Composers

Phi-Phi

Composer: Christiné Henri

Instruments: Voice Orchestra

Tags: Musical

#Arrangements

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Selections. Chanson des petits paiens PDF 0 MB

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Act III: Chanson des Petits Païens. Piano (Unknown)Act I: Pour l'amour (Fox-trot). Piano (Unknown)Complete. Piano (Unknown)
Wikipedia
Phi-Phi is an opérette légère in three acts with music by Henri Christiné and a French libretto by Albert Willemetz and Fabien Solar. The piece was one which founded the new style of French comédie musicale, the first to really use the latest rhythms of jazz (one-step, fox trot) along with a plot which emphasised comedy – with risqué dialogue of puns and anachronisms – more than the romantic style, which had predominated before. The success of the piece prompted imitators in Paris such as Le petit Phi-Phi (3 March 1922) and Les amants de Phi-Phi (13 March 1923). It also led to a spate of similarly titled stage works: Clo-Clo, Dédé, You-You, Pan Pan... A 1922 London production, in English, was very successful.
Phi-Phi opened on 12 November 1918, directly after the end of the First World War, at the Bouffes-Parisiens. After about three months it became a major hit, running for three years. A Paris revival was very successful in 1979-80.
An English-language production premiered at the London Pavilion on 16 August 1922. It starred Stanley Lupino, Evelyn Laye, Arthur Roberts and Clifton Webb. The translation was by Fred Thompson and Clifford Grey, and the score included additional songs by Herman Darewski, Nat Ayer and Cole Porter. This became a hit, playing for over 1,000 performances in London.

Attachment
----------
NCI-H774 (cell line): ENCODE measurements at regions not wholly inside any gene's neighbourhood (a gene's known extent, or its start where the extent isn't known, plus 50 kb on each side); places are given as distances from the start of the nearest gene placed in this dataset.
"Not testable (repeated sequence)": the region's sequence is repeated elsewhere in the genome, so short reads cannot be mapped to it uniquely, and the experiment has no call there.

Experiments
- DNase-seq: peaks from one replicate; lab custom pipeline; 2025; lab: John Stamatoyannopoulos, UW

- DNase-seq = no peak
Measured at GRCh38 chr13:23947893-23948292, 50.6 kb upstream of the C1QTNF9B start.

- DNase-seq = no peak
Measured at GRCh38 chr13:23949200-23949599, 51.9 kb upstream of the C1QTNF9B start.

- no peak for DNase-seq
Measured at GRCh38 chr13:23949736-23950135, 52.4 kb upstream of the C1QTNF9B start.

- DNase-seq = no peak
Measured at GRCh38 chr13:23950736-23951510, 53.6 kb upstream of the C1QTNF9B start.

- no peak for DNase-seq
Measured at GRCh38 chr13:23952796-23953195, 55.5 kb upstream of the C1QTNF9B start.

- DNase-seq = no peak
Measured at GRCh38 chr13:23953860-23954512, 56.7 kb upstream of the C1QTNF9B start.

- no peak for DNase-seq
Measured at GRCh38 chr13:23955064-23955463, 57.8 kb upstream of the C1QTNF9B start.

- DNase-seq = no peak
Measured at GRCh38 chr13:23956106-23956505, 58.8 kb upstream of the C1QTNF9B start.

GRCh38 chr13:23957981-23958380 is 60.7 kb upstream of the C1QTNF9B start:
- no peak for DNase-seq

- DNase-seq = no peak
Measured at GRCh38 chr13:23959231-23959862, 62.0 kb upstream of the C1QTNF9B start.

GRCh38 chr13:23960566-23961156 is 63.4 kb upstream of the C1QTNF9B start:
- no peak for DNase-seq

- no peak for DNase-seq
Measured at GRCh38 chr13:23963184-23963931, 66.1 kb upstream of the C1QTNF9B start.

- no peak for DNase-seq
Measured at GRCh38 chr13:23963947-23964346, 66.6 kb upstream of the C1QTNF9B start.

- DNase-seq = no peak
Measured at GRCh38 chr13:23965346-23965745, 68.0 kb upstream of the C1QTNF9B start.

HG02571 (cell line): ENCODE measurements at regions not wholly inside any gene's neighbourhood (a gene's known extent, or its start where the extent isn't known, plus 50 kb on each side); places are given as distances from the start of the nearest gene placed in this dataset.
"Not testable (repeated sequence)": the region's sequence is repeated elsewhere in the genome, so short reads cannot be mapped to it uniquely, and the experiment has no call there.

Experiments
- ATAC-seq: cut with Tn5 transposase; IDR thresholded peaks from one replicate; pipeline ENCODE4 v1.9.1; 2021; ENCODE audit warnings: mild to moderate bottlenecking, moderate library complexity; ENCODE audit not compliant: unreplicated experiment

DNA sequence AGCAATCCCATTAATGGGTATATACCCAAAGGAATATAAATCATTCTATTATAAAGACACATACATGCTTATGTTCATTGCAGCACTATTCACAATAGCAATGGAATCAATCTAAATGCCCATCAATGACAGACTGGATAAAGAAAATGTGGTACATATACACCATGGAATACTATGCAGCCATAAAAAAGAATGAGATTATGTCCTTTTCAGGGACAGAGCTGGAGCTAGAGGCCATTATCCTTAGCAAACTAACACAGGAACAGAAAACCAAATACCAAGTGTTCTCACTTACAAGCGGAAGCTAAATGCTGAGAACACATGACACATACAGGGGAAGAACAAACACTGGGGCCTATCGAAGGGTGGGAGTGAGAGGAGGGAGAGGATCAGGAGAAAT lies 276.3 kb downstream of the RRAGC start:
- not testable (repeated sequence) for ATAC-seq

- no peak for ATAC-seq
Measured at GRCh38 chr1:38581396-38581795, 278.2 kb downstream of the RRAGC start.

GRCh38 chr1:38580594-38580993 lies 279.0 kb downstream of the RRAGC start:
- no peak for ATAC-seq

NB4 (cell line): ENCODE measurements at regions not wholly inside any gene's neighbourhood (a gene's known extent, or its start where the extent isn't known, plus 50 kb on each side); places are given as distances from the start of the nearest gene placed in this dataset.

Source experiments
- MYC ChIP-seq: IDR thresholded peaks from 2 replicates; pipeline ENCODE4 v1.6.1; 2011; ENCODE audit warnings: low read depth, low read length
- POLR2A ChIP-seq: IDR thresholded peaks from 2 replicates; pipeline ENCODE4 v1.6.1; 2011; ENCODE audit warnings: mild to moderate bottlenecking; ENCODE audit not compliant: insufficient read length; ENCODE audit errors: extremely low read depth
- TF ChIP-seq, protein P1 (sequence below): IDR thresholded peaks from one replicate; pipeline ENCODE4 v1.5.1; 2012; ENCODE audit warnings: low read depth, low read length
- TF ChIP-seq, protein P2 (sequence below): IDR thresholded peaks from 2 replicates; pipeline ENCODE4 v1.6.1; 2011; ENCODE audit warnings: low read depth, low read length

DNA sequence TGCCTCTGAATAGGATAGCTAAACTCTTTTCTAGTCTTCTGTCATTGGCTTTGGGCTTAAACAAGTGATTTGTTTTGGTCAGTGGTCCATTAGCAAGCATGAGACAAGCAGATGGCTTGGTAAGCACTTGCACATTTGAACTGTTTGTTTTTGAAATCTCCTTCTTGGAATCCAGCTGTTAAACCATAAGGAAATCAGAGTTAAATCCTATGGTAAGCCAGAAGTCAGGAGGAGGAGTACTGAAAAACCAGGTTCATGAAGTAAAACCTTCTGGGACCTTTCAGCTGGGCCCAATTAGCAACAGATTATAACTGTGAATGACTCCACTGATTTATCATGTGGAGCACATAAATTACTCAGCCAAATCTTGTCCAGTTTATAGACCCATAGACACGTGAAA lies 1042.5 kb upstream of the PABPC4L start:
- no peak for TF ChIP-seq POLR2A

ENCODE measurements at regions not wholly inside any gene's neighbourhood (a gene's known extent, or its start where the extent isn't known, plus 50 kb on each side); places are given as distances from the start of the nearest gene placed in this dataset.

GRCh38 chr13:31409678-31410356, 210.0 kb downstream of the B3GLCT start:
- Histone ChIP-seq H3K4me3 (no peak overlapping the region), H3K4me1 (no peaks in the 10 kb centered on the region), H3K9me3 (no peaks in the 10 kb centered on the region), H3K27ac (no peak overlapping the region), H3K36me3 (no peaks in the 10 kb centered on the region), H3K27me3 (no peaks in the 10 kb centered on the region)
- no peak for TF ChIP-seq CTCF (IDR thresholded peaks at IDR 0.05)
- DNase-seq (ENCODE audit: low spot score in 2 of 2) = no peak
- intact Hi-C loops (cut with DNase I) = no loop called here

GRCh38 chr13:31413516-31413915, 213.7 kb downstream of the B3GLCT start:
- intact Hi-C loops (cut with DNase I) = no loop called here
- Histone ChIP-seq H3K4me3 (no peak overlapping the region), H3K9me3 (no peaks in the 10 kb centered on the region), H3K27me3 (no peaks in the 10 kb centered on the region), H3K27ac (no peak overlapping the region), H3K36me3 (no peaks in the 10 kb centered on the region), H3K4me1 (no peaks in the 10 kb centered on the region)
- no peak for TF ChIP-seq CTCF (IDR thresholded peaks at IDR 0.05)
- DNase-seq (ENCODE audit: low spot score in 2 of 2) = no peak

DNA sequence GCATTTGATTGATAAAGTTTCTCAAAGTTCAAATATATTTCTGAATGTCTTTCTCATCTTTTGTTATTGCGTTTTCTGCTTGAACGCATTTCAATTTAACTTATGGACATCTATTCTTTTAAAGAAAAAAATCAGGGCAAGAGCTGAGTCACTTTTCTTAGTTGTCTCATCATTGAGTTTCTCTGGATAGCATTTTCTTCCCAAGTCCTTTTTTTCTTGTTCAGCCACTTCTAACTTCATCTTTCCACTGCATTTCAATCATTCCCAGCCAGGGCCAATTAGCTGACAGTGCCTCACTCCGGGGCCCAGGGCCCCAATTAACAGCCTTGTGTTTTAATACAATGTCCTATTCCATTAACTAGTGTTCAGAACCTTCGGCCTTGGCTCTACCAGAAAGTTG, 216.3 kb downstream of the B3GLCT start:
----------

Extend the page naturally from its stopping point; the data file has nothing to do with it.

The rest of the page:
A French film version was made in 1926, and it is still revived from time to time in France. It was recorded for French Radio in 1956.
Setting : the workshop of Phidias in Greece, around 600 BC.
The sculptor Phidias (Phi-Phi) has received a commission to create a group representing 'L’amour et la Vertu fondent le Bonheur Domestique' ('Love and Virtue are the Foundation of Domestic Bliss'). After having looked over many models for 'la Vertu', he chooses Aspasie, a charming girl whom he had met in the streets of Athens. The girl pays him a visit, and he gets overcome by her attractions. Protecting herself from his advances with her umbrella, she breaks the arms off the Venus de Milo and the head from the Winged Victory of Samothrace... Madame Phidias enters and makes jealous comments to her husband. Aspasie leaves. Alone with Le Pirée, secretary and confidant of her husband, Madame Phidias, as a faithful spouse, tells him how she had encountered a handsome young man who has been pursuing her. This is none other than Prince Ardimédon, who now enters. Embarrassed, Madame Phidias leaves Le Pirée with the prince; Phi-Phi returns and after trying to sell him some sculptures (and his wife) engages the young man as the model for 'L’Amour'.
Le Pirée having lost money at the races using Phidias’s sculptures as wagers, the models agree to pretend to be the works of art. Pericles makes a visit to the sculptor and with Phi-Phi away, meets Aspasie; he too is overcome by her charms. (Her song imitates the refrain of "Je suis toujours tout étourdie" from Manon). Pericles leaves and Madame Phidias comes in. She quickly gets rid of Aspasie telling her that her husband has decided not to use her as a model. Madame Phidias believes that only she can truly represent ‘Vertu’, and reluctantly Phi-Phi agrees. Madame Phidias takes her place beside Ardimédon, but the sculptor is called away, and the prince leads his virtuous partner off to a room nearby.
Next day back in his studio Phi-Phi finds Ardimédon and his wife in each other’s arms. He commends them for finding such an ideal pose for his sculpture, and sets to work, all the while surprised that his wife has not asked him where he was all night. Aspasie enters and tells Phi-Phi that she is to marry Pericles : which won’t stop her continuing her liaison with Phi-Phi which was consummated the previous night. When Pericles arrives he demands that Aspasie is included as one of the models for the sculpture - as 'L’Economie' (thrift), and the work will become 'L’Amour et la Vertu, aidés par l’Economie, fondent le bonheur conjugal'. After some machinations by Le Pirée to recoup his financial losses, all ends happily.